Earlier this year, comedian Tim Robinson guest-starred in an episode of the Hulu animated series Solar Opposites, which is about a family of aliens marooned in an unnamed ‘Middle America’ town. As a cultural label, the term refers to the bulk of the country’s small towns. As a geographic label, however, it is used most often to describe the Midwest, the Corn Belt: Iowa, Illinois, the Dakotas and several others including Robinson’s native Michigan. In the Solar Opposites episode, Robinson played Peter, a disgruntled and possibly psychotic Apple Store employee who out of nowhere accuses the protagonists of torturing him.
Peter is a representative Tim Robinson character in many ways: a lower-to-mid-level corporate employee, an unexceptional worker bee overwhelmed by the drone era. His manias and outbursts are provoked, in part, by the claustrophobic sameness of his existence. Robinson’s Netflix sketch comedy series I Think You Should Leave With Tim Robinson, whose second season premiered earlier this week, is basically an array of variations on this theme.
These middling white men are drowning not only because of their own traits (juvenile behavior, can’t read social cues, bit of a slob) but also because of the ‘double down’, the cultural and behavioral engine that drives Robinson’s comedy. A Robinson character will, instead of admitting his failure or ignorance, double down on whatever deeply embarrassing course of action he has set out on.
A classic example from the second season’s first episode is the stupidly good ‘hot dog meeting’ skit, where a hungry Robinson tries (with laughably little effort at covertness) to eat a hot dog during a meeting that his boss has convened. Events escalate rapidly, as they must in a show with a 16-minute runtime, and Robinson nearly chokes on the hot dog, even as his colleagues try desperately to help him. In the corporate dystopia of I Think You Should Leave, the solution to every problem is a new product so ridiculous it could have come from the Acme Corporation. On cue, later in the season we get a sketch where Robinson appears in a deadpan 1-800 advert for a “hot dog vacuum” to suck errant wieners right out of your pipes.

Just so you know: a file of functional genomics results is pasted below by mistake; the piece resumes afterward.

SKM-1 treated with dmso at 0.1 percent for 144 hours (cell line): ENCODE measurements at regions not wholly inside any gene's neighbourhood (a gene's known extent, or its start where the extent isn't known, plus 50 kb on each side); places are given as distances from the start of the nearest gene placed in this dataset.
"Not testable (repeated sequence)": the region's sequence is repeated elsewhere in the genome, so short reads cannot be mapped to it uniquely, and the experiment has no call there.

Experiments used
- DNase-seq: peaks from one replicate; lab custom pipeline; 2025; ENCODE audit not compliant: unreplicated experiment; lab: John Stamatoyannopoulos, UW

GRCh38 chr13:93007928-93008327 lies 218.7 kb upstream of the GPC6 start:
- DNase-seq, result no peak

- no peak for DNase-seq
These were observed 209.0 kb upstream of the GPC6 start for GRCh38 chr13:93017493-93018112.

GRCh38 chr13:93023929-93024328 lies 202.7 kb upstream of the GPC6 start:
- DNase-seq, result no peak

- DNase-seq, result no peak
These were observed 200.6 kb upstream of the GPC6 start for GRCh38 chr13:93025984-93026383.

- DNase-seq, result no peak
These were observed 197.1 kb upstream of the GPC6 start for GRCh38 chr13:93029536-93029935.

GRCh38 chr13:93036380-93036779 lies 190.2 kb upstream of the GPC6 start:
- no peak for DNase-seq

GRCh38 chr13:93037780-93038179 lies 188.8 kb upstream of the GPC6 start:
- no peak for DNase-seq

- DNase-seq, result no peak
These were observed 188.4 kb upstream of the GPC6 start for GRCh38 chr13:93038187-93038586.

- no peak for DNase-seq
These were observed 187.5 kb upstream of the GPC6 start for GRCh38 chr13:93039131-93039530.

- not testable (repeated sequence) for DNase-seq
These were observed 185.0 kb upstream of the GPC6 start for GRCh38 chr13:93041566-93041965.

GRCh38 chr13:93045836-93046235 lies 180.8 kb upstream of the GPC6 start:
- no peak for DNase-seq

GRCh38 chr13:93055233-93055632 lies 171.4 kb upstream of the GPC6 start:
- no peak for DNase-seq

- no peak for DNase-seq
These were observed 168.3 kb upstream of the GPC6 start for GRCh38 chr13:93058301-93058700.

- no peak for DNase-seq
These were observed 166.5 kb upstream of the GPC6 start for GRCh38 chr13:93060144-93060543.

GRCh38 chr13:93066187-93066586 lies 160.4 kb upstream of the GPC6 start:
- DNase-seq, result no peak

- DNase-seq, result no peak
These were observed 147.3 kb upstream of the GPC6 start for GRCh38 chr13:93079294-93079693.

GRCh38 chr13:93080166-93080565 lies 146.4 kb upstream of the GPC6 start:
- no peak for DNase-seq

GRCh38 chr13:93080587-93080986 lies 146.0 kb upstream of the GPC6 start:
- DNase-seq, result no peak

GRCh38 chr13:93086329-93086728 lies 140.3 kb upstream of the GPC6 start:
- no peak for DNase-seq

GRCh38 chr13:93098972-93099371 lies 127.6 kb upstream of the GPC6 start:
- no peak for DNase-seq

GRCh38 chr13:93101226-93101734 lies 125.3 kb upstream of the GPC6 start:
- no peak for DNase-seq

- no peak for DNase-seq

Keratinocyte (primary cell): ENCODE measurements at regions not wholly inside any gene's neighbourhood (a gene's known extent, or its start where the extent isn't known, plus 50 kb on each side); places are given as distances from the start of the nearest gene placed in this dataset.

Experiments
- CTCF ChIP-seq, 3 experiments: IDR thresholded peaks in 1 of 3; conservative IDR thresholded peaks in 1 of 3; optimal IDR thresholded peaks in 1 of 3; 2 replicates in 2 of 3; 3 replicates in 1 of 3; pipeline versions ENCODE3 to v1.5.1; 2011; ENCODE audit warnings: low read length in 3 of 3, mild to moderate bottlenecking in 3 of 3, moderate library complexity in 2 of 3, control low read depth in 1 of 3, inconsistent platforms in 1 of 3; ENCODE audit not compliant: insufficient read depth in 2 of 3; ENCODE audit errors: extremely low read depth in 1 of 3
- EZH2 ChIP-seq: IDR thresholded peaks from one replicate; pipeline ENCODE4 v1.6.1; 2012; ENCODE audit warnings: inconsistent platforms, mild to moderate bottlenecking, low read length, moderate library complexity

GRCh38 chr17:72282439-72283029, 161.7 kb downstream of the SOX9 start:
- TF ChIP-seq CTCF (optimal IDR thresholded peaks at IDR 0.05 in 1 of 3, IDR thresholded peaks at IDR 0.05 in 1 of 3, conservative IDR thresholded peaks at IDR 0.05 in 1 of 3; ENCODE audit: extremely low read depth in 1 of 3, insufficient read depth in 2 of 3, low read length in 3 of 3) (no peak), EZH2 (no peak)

The sketch comedy game is quite risky, especially when you are as invested in surrealism as Robinson is. Even shows as obviously accomplished as Key and Peele or Mr Show with Bob and David did not get it right a lot of the time. What those two shows were very good at, however, was their commitment to weirdness, especially if the weirdness did not always translate into concrete narrative strands. I Think You Should Leave takes this commitment to new heights with its second season and fittingly, Bob Odenkirk from Mr Show (perhaps Robinson’s principal stylistic influence) guest-stars in one of its best sketches.
A Robinson character will, instead of admitting his failure or ignorance, double down on whatever deeply embarrassing course of action he has set out on.
In this masterpiece-in-miniature, Robinson plays a cloyingly sweet Dad who’s lying to his young daughter about ice cream stores being shut “due to the cold”, a typically bone-headed Robinson double down. Odenkirk, the amused stranger on the next table, decides to play along, spinning escalating lies of his own. I have every single classic car, he says, before adding he has a spare for every one of them (“If I scratch one, I don’t care!”). I have a supermodel wife who proposed to me one day when I was least expecting it. As the lies keep getting more and more aspirational, they become a strange, morose autobiography of sorts, revealing the Odenkirk character’s morbid sense of humour and pathetic attempts at chest-puffing.
The lies begin as a kind of protective cover for a child’s innocence and end up as a dirge for the two grown men’s own quashed hopes and dreams. By any standards, that’s a lot to go through within the confines of a 4-5 minute sketch. Odenkirk and Robinson’s brilliant performances sell it, of course, but this is primarily a writing triumph (indeed, Robinson remains the only ex-SNL cast member who was hired as a recurrent player but later given a writing-only role).
Other sequences that will stay with you include an unrelenting sketch where Tim Heidecker (himself an accomplished sketch comedian and part of the ‘Tim and Eric’ comedy duo with Eric Wareheim) plays a patron at an alien-themed bar—complete with a stand-up comedian in an alien mask who starts to pick on Heidecker in the name of crowd work. Heidecker turns the tables on his tormentor in a scene that’s not even written as comedy, strictly speaking. The writing is so confident here that they basically play straight pathos in a certain key and trust the audience to join the comedic dots.
I Think You Should Leave proves that Robinson’s audacious style was probably never a good fit for the avowedly conventional, middle-of-the-road SNL. This is a challenging and impressively unpredictable show from a seriously talented comedian coming into his own.
Feature image courtesy Netflix